Although states around the country have been busy adopting school choice programs, Colorado has been stubbornly slow to expand options for its students. This frustrating fact is highlighted by the recent Douglas County voucher decision. While the Dougco decision has teed up an incredibly important fight over discriminatory Blaine Amendments around the country, that fight will take time. And time is something that many low-income or at-risk kids do not have on their side.

Recognizing this fact, some private schools are finding ways give low-income kids the freedom to chart their own courses even in the absence of educational choice policy. My Independence Institute policy friend Ross Izard recently published a profile of Arrupe Jesuit High School, a private Catholic high school in Denver that uses an innovative model to serve exclusively low-income kids, the overwhelming majority of whom are ethnic minorities. Continue Reading »

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May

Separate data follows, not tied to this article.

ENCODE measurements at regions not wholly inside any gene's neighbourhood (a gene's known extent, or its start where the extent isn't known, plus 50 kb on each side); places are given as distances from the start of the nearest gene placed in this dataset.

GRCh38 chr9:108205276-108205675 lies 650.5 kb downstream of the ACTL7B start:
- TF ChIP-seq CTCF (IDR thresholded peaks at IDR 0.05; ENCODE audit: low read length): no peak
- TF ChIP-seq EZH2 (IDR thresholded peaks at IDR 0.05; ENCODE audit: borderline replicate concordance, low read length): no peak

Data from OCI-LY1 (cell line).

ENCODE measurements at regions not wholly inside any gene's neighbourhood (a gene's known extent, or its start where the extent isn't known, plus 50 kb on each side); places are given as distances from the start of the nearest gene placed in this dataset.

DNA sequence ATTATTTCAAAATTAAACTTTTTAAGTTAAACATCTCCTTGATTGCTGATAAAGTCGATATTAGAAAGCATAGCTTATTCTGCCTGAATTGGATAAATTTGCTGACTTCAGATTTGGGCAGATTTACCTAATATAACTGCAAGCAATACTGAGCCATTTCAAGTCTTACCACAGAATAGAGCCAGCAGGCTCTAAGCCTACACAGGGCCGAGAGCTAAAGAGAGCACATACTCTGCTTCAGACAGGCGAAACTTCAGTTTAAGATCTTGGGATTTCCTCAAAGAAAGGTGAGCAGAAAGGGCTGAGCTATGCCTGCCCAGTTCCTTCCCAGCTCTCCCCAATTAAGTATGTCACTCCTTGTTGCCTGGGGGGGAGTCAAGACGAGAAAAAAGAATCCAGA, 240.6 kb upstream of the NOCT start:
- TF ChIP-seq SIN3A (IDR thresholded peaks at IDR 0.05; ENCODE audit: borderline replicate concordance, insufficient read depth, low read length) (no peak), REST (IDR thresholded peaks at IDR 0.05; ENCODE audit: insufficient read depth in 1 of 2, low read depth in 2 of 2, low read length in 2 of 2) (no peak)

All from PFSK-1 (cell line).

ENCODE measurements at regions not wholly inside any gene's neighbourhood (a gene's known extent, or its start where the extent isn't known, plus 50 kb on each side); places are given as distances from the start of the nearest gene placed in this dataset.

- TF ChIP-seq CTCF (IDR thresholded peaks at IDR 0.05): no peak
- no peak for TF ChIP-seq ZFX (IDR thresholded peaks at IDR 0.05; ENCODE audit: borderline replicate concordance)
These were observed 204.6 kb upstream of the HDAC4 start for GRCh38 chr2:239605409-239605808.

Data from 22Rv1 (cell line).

4th 2015
Broad Brush “Limited Impact” Claim Vindicates Progress of Prop 104

Posted under Independence Institute & Journalism & School Board & Teachers & Transparency & Union & Urban Schools

Last week I posted a case study from the Thompson School District, an example of how NOT to negotiate an employee agreement. Just because the popularly enacted Prop 104 has opened the door on these negotiations doesn’t guarantee that they will be conducted effectively, at least not on the first try.

That isn’t to say open negotiations have little or no impact. Unless you’re writing a Friday headline for Chalkbeat Colorado Rise and Shine:

Continue Reading »

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April
3rd 2015
Charters Off the Beaten Path: A Different Kind of Roadtrip

Posted under Rural Schools & School Choice & Urban Schools